When choosing vegetables for a smoothie, you have plenty of options. Any green leafy vegetable can go into a smoothie, from lettuce and spinach to kale, kohlrabi, and beet greens – just stick it in the blender with your other ingredients. Soft vegetables like tomatoes also work – try an all-vegetable gazpacho for a savory treat, excellent with eggs and toast, or as a light lunch. Harder vegetables like broccoli and carrots can be treated the same way, but may need to be steamed first. Experiment a little and see how your blender does with different vegetables – some may take longer than others. However, the easiest way to get vegetables into a smoothie, especially when cooking for kids, is to puree them in advance, and freeze them in an ice cube tray so you can add small quantities without the bother of waiting for them to blend in with the rest of the smoothie. This works with greens, and works especially well with carrots, whose sweet, mild flavor is easily masked by even the blandest fruit.
For your first smoothie, try blending the following: 4 oz water, 6 oz orange juice, generous dollop of vanilla yogurt, one small ripe banana, 6-10 strawberries (fresh or frozen), and 2-4 tablespoons each (if you’ve made ice cubes, each one will be around a tablespoon) of carrot and spinach puree. Add an ice cube or two if none of the other ingredients are frozen. That will make about 1 liter of green smoothie, which is enough for four small servings with breakfast, or one delicious breakfast all by itself (the fiber makes it surprisingly filling, and if you stir in a scoop of protein powder, you may find you’re not hungry until lunch). You can add a handful of blueberries as well—they’ll improve the color as well as giving it a more complex flavor. If you’re still hungry, and need help coming up with new ideas, this guide should get your creative juices flowing.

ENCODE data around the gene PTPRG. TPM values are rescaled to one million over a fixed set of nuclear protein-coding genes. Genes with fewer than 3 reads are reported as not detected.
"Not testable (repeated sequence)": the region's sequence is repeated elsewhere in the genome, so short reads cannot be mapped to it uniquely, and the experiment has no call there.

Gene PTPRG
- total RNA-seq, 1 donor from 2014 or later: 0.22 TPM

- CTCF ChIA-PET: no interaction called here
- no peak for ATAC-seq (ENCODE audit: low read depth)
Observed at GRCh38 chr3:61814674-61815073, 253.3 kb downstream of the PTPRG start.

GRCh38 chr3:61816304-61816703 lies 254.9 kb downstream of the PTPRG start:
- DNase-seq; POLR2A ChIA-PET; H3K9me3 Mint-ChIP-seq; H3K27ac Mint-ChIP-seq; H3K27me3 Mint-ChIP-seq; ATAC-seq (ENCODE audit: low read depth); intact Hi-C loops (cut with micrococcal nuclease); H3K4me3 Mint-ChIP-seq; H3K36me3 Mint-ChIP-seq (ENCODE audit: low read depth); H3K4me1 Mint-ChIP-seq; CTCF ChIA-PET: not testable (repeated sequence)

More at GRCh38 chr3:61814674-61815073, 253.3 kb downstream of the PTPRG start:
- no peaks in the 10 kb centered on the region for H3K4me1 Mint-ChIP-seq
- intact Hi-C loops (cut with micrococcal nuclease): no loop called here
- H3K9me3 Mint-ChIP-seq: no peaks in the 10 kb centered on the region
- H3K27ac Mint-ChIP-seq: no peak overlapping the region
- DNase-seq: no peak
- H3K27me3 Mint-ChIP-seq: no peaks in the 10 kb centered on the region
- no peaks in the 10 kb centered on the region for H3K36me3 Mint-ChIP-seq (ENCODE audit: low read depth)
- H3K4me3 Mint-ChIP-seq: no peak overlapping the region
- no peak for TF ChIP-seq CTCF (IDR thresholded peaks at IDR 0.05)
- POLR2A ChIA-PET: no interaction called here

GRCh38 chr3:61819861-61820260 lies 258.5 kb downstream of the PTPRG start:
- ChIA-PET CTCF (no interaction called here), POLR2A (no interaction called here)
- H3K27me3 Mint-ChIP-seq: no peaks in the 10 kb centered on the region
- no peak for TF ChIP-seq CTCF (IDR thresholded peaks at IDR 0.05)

Long consigned to the ranks of side dishes, and maligned for its frequently high fat content, hash browns and other stir-fried potato dishes can actually be not only a nutritious and delicious way to enjoy vegetables at breakfast, but an easy way to make your first meal of the day balanced and filling. Not only does it make a good backdrop to many savory vegetables and meats, the potato is a vegetable in its own right. If you leave the skin on when you cook it, it is high in fiber and nutrients. It’s also a gluten-free source of complex carbohydrates.
Unlike its deep-fried cousin, the french fry, hash can be made at home in a pan, and with as much—or as little—oil as you want. To reduce the amount of oil absorbed in cooking, bake or boil the potatoes in advance, and chop them coarsely. For basic vegetable hash, chop boiled red potatoes (with the skin on), garlic, onions, and green and red bell peppers. Saute the garlic and onions in olive oil or butter, then add the peppers, and add the potatoes last. Finish with sea salt and black pepper. For variety, use yams and steamed carrots and/or parsnips instead of the red potatoes and bell peppers. For a high-protein variant, try this version, which features eggs and sausage. You can also make hash by tossing your ingredients like a salad, and browning them in a pan in the oven. This gives your hash a nice crisp, browned texture with much less oil than would be required for skillet cooking.